Duane Allman. The lead guitarist for the Allman Brothers Band was 24 when he died in a motorcycle crash on Oct. 29, 1971. (Incredibly, just two weeks later, another founding member of the band, Berry Oakley, also died in a motorcycle crash.) Allman was featured on such albums At Fillmore East and Eat A Peach.
Gram Parsons. Parsons, who was a member of the Byrds and Flying Burrito Brothers in the late '60s, was 26 when he died of a drug overdose on Sept. 19, 1973. He never made much of a chart impact, but his blend of rock, folk and country was highly influential. His album, Grievous Angel, dented the chart five months after his death.
Jim Croce. The singer-songwriter was 30 when he died in a plane crash on Sept. 20, 1973. His 1972 breakthrough album, You Don't Mess Around With Jim, reached #1 in January 1974, four months after the crash. The album spawned a #1 single, the philosophical "Time In A Bottle."
Bobby Darin. Darin was 37 when he died of heart failure on Dec. 20, 1973. Darin was just 23 when he won the Grammy for Record of the Year for the snazzy "Mack The Knife." His other hits ranged from the teen novelty "Splish Splash" to the heartfelt "If I Were A Carpenter." Kevin Spacey played the singer in the 2004 movie Beyond The Sea.
Cass Elliot. Elliot, who was the heart of the Mamas and the Papas, was 32 when she died of a heart attack on July 29, 1974. In 1968, Elliot stepped out front with a classy version of a 1930s standard, "Dream A Little Dream Of Me." She went on to score a few solo hits, including "Make Your Own Kind Of Music."
Florence Ballard. As a founding member of the Supremes, Ballard notched 10 #1 hits before her 24th birthday. But she was dismissed from the trio in 1967 and died of cardiac arrest on Feb. 22, 1976. She was 32.
Lynyrd Skynyrd, was 29 when he died in a plane crash on Oct. 20, 1977. (The crash also killed two newer band members, Steve and Cassie Gaines.) Lynyrd Skynyrd's classic hits include "Sweet Home Alabama" and "Free Bird." The band was remembered with the 1994 tribute album, Skynyrd Frynds.
Terry Kath. Kath, who was one of three lead vocalists in Chicago (along with Peter Cetera and Robert Lamm) died of an accidental self-inflicted gunshot wound on Jan. 23, 1978. He was 31. Kath sang lead on the group's hits "Make Me Smile" and "Colour My World."
Keith Moon. The drummer for The Who was 32 when he died of a drug overdose on September 7, 1978, just as the band's album Who Are You entered the chart. The group's most famous album was 1969's Tommy.
Led Zeppelin was 32 when he died of asphyxiation on Sept. 25, 1980. All nine of the band's albums to that point had been top 10 hits. Six of them had reached #1.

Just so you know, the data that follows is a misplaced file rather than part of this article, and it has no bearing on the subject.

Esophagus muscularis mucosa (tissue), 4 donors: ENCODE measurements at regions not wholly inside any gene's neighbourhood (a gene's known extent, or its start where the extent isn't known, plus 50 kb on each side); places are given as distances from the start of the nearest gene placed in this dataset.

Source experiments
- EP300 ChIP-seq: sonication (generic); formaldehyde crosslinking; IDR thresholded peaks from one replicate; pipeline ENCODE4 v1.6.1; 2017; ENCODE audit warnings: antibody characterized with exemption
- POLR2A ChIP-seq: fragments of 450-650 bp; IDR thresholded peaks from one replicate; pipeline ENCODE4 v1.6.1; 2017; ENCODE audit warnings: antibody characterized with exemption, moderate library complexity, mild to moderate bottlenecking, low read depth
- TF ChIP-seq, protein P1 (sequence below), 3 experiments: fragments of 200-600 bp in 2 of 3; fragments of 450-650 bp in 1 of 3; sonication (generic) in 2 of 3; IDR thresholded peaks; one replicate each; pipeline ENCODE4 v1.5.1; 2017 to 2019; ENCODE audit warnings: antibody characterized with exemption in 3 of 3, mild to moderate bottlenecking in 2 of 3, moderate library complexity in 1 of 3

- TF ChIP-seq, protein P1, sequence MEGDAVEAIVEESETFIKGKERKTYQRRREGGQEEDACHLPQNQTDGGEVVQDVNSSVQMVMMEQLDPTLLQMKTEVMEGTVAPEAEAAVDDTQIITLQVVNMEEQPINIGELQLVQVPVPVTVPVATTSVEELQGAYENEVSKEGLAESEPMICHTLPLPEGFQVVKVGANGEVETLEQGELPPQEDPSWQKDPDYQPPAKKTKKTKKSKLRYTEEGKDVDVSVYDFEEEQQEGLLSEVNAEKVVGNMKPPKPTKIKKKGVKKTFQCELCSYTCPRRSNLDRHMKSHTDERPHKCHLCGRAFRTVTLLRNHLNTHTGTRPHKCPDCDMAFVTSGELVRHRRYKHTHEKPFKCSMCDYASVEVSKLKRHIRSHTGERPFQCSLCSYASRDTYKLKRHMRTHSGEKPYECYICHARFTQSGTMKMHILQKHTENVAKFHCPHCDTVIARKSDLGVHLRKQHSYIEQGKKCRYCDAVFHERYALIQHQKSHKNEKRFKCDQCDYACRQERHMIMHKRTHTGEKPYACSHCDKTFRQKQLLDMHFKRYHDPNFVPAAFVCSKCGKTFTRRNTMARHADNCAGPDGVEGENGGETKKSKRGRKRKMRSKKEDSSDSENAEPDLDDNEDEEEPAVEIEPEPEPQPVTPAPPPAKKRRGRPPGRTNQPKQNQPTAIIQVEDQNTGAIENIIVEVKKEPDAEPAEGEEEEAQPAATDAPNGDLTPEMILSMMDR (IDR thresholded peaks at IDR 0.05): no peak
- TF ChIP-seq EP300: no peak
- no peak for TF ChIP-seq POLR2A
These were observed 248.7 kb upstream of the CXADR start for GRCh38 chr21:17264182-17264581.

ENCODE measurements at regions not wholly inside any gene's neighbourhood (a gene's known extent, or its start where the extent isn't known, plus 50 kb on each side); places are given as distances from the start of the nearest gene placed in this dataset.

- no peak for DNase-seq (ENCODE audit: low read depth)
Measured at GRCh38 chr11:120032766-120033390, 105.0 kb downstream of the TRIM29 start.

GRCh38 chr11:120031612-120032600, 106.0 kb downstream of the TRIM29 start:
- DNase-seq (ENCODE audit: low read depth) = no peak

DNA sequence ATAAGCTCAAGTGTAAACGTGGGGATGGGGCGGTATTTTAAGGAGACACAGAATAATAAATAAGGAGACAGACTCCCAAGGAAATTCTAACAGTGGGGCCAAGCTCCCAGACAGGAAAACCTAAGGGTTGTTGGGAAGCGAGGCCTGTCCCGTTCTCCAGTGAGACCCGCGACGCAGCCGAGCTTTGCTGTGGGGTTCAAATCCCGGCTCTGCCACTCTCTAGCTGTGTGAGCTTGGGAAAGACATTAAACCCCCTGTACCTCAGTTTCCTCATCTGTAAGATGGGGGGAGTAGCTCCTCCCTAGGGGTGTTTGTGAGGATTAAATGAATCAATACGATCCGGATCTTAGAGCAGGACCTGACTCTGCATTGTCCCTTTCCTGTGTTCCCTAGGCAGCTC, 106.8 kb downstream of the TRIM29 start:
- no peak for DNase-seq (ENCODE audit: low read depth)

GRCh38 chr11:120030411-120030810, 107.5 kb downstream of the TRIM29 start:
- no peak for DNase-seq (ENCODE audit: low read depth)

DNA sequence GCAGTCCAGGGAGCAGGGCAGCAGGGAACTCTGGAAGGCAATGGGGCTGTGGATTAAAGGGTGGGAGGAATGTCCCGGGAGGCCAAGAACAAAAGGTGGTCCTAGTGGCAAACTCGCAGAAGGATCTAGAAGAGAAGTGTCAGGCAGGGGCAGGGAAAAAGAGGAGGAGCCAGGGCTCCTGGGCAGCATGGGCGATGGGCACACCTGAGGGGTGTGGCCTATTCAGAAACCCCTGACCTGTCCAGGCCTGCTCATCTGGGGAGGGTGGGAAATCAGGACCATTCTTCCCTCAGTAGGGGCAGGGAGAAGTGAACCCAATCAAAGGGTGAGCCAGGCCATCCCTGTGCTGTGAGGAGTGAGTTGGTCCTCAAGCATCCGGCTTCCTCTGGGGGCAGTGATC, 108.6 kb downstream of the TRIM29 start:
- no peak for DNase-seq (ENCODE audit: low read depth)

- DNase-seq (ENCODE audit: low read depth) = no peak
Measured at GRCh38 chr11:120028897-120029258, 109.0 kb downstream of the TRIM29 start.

Bob Marley. The reggae legend was 36 when he died of cancer on May 11, 1981. Marley wrote such classic songs as "Stir It Up" and "I Shot The Sheriff." The 1984 compilation Legend is one of the best-selling albums in history. In 1990, Marley's birthday was proclaimed a national holiday in his native Jamaica.
Karen Carpenter. Carpenter, whose warm vocals graced a dozen top 10 hits in the '70s, died on Feb. 4, 1983 of heart failure linked to anorexia nervosa. She was 32. The 1994 tribute album If I Were A Carpenter, which consisted mostly of alternative acts, showed the breadth of the Carpenters' fan base.
Stevie Ray Vaughan The guitarist was 35 when he died in a helicopter crash on Aug. 27, 1990. Vaughan and his band, Double Trouble, had had a series of hit albums since 1983. A tribute album, A Tribute To Stevie Ray Vaughan, was a hit in 1996.
Steve Clark. The guitarist for Def Leppard was 30 when he died of alcohol-related respiratory failure on Jan. 8, 1991. The band's albums Pyromania and Hysteria logged a combined total of 116 weeks in the top 10 on The Billboard 200.
Kurt Cobain. The lead singer of Nirvana died of a self-inflicted gunshot wound on April 8, 1994. He was 27. Nirvana hit #1 with two studio albums before Cobain's death and with two live albums after it.
Eazy-E. The rapper was 31 when he died of AIDS on March 26, 1995. He was a founding member of N.W.A., which had a #1 album, EFIL4ZAGGIN, in 1991. He also had two top 10 albums on his own. Bone-Thugs-N-Harmony paid tribute to Eazy-E with the title of their 1995 album, E. 1999 Eternal.
Selena. The budding Tejano star was shot to death by the founder of her fan club on March 31, 1995. Selena was 23. Her English language debut album, Dreaming Of You, opened at #1 four months later. Jennifer Lopez played the star in the 1997 movie Selena.
2Pac. The rapper was 25 when he died on Sept. 13, 1996 of wounds he had suffered six days earlier in a shooting in Las Vegas. 2Pac had two #1 albums before his death and has had three more posthumously. He also appeared in such movies as Poetic Justice, Gridlock'd and Gang Related.
The Notorious B.I.G. The rapper was 24 when he was shot to death on March 9, 1997, just days after the release of his album, Life After Death. Puff Daddy teamed with Biggie's widow, Faith Evans, on the posthumous tribute song, "I'll Be Missing You." Jamal Woolard played the rapper in the 2009 movie Notorious.
Aaliyah. The R&B star and budding movie actress was 22 when she died in a plane crash in the Bahamas on August 25, 2001. Her eponymous third album was released shortly before her death and climbed to #1 shortly afterwards.
And what about? Here are just a few of the many artists who I would have liked to have been able to include on this list. 40 spots fill up fast! Harry Chapin, Keith Whitley, Andy Gibb, Gene Vincent, Clyde McPhatter, Eva Cassidy, Tim Buckley and Jeff Buckley, as well as these high-profile group members: Layne Staley of Alice In Chains, Cliff Burton of Metallica, Brad Nowell of Sublime, Dennis Wilson of the Beach Boys, Michael Hutchence of INXS, Lowell George of Little Feat, William Powell of the O'Jays, Ol' Dirty Bastard of Wu-Tang Clan, Jam Master Jay of Run-D.M.C., Paul Williams of the Temptations, Jeff Porcaro of Toto, Hillel Slovak of Red Hot Chili Peppers and David Cole of C&C Music Factory.